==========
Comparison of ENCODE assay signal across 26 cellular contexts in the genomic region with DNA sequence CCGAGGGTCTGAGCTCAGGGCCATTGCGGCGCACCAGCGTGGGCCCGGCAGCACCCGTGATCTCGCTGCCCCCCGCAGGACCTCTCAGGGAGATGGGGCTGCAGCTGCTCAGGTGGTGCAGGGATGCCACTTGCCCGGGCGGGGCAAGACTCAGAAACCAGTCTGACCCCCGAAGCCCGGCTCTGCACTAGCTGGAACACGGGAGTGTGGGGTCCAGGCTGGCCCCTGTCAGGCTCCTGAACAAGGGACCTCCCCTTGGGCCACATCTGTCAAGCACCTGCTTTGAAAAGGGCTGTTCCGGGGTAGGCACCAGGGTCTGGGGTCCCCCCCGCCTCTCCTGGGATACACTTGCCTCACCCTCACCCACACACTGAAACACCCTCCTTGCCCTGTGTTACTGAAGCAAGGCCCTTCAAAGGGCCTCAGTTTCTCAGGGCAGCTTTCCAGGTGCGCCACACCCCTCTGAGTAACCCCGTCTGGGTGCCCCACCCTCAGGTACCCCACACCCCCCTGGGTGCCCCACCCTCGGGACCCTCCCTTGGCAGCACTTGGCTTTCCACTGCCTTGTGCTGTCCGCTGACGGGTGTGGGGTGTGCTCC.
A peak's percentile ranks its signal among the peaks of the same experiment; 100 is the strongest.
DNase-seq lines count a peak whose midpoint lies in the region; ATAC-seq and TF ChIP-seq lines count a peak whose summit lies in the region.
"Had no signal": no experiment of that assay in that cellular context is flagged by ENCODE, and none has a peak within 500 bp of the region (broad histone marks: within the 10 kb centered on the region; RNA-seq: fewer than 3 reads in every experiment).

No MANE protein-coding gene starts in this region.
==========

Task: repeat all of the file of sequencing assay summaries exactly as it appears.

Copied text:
Comparison of ENCODE assay signal across 26 cellular contexts in the genomic region with DNA sequence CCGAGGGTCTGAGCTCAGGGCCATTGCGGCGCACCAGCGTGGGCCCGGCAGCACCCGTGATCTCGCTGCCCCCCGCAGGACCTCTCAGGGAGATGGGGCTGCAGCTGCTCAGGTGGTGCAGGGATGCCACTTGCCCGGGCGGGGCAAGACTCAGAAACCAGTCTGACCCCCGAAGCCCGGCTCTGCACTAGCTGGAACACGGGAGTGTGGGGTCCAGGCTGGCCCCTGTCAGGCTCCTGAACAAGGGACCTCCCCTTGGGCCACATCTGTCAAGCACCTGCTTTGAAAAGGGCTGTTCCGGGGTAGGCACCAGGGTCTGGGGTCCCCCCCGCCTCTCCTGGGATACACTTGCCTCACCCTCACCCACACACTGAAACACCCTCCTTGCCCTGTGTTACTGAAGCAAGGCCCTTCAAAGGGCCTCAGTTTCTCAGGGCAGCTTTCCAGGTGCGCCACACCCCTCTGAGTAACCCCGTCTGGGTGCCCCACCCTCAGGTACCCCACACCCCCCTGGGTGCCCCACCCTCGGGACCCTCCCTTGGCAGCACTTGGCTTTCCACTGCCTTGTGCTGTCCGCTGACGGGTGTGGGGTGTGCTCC.
A peak's percentile ranks its signal among the peaks of the same experiment; 100 is the strongest.
DNase-seq lines count a peak whose midpoint lies in the region; ATAC-seq and TF ChIP-seq lines count a peak whose summit lies in the region.
"Had no signal": no experiment of that assay in that cellular context is flagged by ENCODE, and none has a peak within 500 bp of the region (broad histone marks: within the 10 kb centered on the region; RNA-seq: fewer than 3 reads in every experiment).

No MANE protein-coding gene starts in this region.